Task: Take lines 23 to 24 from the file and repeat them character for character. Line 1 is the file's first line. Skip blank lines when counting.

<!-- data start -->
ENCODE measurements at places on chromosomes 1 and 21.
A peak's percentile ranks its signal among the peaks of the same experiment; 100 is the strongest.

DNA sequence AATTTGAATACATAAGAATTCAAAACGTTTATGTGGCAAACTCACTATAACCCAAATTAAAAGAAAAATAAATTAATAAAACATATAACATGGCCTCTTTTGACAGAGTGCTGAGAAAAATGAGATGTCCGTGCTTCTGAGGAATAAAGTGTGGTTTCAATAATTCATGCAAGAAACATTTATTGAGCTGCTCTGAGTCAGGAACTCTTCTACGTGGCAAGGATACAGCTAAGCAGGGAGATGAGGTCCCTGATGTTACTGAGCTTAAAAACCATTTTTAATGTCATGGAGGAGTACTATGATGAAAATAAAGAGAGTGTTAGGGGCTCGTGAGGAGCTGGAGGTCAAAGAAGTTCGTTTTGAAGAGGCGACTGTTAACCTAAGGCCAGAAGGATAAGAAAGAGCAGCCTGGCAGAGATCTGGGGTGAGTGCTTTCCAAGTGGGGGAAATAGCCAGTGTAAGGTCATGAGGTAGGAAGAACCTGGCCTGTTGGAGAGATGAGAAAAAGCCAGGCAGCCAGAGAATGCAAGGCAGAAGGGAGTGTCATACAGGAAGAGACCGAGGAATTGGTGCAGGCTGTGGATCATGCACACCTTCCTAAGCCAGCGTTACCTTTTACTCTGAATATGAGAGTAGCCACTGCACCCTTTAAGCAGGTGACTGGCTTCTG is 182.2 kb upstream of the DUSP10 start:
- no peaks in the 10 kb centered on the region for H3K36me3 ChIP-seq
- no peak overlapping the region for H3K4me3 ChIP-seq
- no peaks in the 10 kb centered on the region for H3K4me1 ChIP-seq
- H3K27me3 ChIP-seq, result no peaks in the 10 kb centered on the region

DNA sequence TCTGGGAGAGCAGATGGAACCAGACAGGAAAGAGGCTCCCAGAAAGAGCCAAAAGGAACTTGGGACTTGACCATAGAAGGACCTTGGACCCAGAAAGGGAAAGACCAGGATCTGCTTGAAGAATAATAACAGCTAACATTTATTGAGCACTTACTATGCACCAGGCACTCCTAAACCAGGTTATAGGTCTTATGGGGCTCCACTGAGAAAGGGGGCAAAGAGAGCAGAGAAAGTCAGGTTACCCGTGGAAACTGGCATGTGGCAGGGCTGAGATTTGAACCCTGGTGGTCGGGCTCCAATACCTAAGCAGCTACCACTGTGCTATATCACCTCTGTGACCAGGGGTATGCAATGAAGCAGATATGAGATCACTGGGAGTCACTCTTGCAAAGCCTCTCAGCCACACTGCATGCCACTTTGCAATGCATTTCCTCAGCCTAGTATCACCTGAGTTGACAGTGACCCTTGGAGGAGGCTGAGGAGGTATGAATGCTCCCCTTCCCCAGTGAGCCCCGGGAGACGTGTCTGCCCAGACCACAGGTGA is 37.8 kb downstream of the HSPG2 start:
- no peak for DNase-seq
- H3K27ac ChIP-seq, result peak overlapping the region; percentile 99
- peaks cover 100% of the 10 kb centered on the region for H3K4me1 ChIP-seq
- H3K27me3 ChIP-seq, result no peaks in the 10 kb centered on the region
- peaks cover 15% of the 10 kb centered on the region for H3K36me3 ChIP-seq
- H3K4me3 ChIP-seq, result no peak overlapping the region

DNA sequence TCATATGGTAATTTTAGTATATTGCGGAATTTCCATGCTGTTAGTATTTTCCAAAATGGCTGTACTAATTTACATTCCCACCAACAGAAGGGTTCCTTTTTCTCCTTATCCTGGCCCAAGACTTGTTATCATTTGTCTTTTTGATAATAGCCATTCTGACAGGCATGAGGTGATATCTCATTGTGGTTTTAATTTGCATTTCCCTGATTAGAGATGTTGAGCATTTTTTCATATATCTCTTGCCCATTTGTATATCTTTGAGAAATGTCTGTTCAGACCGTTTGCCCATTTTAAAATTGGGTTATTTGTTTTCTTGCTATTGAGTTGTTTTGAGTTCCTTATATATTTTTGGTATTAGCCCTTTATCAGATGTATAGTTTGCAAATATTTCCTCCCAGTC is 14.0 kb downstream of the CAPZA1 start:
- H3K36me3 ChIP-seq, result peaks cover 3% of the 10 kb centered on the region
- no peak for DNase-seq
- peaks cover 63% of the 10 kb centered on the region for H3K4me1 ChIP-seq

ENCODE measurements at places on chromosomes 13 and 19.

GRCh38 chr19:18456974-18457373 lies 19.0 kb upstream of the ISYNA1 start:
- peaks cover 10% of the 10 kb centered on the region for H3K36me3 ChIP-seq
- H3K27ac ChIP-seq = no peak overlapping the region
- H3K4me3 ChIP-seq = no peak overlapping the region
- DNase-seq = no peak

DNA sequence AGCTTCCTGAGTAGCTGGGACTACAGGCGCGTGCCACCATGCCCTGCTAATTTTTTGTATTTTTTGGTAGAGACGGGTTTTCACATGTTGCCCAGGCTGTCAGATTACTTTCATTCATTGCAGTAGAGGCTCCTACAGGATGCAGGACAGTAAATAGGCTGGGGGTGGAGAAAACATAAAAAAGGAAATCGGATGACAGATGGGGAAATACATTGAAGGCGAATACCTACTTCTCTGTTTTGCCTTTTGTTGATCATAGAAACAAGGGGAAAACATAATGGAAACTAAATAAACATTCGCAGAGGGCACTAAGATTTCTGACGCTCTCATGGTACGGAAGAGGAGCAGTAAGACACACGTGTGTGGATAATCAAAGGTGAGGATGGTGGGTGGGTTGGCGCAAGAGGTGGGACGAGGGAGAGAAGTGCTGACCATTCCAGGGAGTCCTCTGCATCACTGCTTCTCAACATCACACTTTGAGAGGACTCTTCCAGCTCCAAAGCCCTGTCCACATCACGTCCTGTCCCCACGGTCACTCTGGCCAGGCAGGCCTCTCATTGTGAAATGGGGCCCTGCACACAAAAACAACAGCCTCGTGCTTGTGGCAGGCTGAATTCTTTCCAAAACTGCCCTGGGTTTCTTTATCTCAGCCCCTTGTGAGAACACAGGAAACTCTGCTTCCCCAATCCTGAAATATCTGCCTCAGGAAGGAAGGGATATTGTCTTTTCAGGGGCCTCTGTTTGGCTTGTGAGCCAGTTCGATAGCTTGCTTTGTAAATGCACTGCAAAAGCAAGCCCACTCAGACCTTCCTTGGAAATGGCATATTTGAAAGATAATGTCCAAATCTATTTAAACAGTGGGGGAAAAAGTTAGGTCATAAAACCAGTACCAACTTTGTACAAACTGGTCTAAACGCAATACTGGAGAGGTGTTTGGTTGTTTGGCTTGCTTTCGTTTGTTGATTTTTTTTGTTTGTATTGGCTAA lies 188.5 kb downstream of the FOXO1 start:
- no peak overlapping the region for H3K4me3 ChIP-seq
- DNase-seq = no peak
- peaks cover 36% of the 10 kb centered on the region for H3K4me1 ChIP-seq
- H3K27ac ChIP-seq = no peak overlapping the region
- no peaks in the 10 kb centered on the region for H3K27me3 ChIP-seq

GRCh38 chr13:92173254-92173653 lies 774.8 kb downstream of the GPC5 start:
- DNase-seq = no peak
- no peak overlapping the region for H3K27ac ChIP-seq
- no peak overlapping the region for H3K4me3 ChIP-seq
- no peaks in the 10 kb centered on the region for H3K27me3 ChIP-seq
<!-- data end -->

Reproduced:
- H3K4me3 ChIP-seq = no peak overlapping the region
- DNase-seq = no peak